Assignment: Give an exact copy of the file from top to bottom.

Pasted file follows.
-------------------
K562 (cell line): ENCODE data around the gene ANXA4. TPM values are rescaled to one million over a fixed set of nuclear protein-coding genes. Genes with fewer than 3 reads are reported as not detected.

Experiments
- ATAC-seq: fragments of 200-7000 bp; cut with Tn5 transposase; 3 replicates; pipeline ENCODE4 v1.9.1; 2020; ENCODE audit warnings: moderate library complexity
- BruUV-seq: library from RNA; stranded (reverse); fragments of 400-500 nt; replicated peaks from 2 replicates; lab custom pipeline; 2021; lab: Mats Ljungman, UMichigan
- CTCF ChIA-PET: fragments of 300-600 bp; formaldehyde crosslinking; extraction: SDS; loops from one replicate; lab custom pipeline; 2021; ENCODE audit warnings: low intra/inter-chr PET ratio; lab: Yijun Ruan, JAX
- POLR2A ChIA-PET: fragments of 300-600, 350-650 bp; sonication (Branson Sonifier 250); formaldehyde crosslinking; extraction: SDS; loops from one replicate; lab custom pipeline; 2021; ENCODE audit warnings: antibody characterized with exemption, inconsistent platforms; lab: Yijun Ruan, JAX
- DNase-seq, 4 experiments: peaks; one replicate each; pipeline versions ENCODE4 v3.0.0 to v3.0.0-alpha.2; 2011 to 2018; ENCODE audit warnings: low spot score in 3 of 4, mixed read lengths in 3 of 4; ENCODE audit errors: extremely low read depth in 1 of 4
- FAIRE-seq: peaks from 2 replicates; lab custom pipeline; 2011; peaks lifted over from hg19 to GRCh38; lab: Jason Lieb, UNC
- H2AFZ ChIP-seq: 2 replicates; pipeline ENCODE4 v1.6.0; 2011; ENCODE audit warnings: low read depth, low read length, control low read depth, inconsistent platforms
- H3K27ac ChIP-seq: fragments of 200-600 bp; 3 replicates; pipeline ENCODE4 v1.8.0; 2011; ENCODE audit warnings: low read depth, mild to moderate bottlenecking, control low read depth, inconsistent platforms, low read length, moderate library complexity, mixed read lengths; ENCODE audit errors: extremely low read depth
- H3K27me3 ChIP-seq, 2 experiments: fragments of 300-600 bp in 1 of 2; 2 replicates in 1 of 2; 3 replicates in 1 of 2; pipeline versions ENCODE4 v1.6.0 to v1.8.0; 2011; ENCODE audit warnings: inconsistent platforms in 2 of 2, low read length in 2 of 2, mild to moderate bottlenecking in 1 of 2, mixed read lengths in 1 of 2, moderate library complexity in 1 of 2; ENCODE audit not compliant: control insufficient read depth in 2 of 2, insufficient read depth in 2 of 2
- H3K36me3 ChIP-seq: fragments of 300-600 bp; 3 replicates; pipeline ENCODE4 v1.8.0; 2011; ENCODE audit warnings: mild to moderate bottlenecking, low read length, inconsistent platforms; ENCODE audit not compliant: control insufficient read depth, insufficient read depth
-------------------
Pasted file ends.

K562 (cell line): ENCODE data around the gene ANXA4. TPM values are rescaled to one million over a fixed set of nuclear protein-coding genes. Genes with fewer than 3 reads are reported as not detected.

Experiments
- ATAC-seq: fragments of 200-7000 bp; cut with Tn5 transposase; 3 replicates; pipeline ENCODE4 v1.9.1; 2020; ENCODE audit warnings: moderate library complexity
- BruUV-seq: library from RNA; stranded (reverse); fragments of 400-500 nt; replicated peaks from 2 replicates; lab custom pipeline; 2021; lab: Mats Ljungman, UMichigan
- CTCF ChIA-PET: fragments of 300-600 bp; formaldehyde crosslinking; extraction: SDS; loops from one replicate; lab custom pipeline; 2021; ENCODE audit warnings: low intra/inter-chr PET ratio; lab: Yijun Ruan, JAX
- POLR2A ChIA-PET: fragments of 300-600, 350-650 bp; sonication (Branson Sonifier 250); formaldehyde crosslinking; extraction: SDS; loops from one replicate; lab custom pipeline; 2021; ENCODE audit warnings: antibody characterized with exemption, inconsistent platforms; lab: Yijun Ruan, JAX
- DNase-seq, 4 experiments: peaks; one replicate each; pipeline versions ENCODE4 v3.0.0 to v3.0.0-alpha.2; 2011 to 2018; ENCODE audit warnings: low spot score in 3 of 4, mixed read lengths in 3 of 4; ENCODE audit errors: extremely low read depth in 1 of 4
- FAIRE-seq: peaks from 2 replicates; lab custom pipeline; 2011; peaks lifted over from hg19 to GRCh38; lab: Jason Lieb, UNC
- H2AFZ ChIP-seq: 2 replicates; pipeline ENCODE4 v1.6.0; 2011; ENCODE audit warnings: low read depth, low read length, control low read depth, inconsistent platforms
- H3K27ac ChIP-seq: fragments of 200-600 bp; 3 replicates; pipeline ENCODE4 v1.8.0; 2011; ENCODE audit warnings: low read depth, mild to moderate bottlenecking, control low read depth, inconsistent platforms, low read length, moderate library complexity, mixed read lengths; ENCODE audit errors: extremely low read depth
- H3K27me3 ChIP-seq, 2 experiments: fragments of 300-600 bp in 1 of 2; 2 replicates in 1 of 2; 3 replicates in 1 of 2; pipeline versions ENCODE4 v1.6.0 to v1.8.0; 2011; ENCODE audit warnings: inconsistent platforms in 2 of 2, low read length in 2 of 2, mild to moderate bottlenecking in 1 of 2, mixed read lengths in 1 of 2, moderate library complexity in 1 of 2; ENCODE audit not compliant: control insufficient read depth in 2 of 2, insufficient read depth in 2 of 2
- H3K36me3 ChIP-seq: fragments of 300-600 bp; 3 replicates; pipeline ENCODE4 v1.8.0; 2011; ENCODE audit warnings: mild to moderate bottlenecking, low read length, inconsistent platforms; ENCODE audit not compliant: control insufficient read depth, insufficient read depth